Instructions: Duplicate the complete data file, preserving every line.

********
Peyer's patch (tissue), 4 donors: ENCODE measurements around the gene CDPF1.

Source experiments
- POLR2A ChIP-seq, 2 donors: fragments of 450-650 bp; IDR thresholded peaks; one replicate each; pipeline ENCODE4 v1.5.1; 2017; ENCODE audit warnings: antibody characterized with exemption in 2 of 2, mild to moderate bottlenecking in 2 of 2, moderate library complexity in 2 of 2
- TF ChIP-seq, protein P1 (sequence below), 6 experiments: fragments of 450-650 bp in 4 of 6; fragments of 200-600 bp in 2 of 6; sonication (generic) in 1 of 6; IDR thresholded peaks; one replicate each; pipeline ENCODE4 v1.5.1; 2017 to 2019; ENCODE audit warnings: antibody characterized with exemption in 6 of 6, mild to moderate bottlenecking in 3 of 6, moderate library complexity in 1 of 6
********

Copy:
Peyer's patch (tissue), 4 donors: ENCODE measurements around the gene CDPF1.

Source experiments
- POLR2A ChIP-seq, 2 donors: fragments of 450-650 bp; IDR thresholded peaks; one replicate each; pipeline ENCODE4 v1.5.1; 2017; ENCODE audit warnings: antibody characterized with exemption in 2 of 2, mild to moderate bottlenecking in 2 of 2, moderate library complexity in 2 of 2
- TF ChIP-seq, protein P1 (sequence below), 6 experiments: fragments of 450-650 bp in 4 of 6; fragments of 200-600 bp in 2 of 6; sonication (generic) in 1 of 6; IDR thresholded peaks; one replicate each; pipeline ENCODE4 v1.5.1; 2017 to 2019; ENCODE audit warnings: antibody characterized with exemption in 6 of 6, mild to moderate bottlenecking in 3 of 6, moderate library complexity in 1 of 6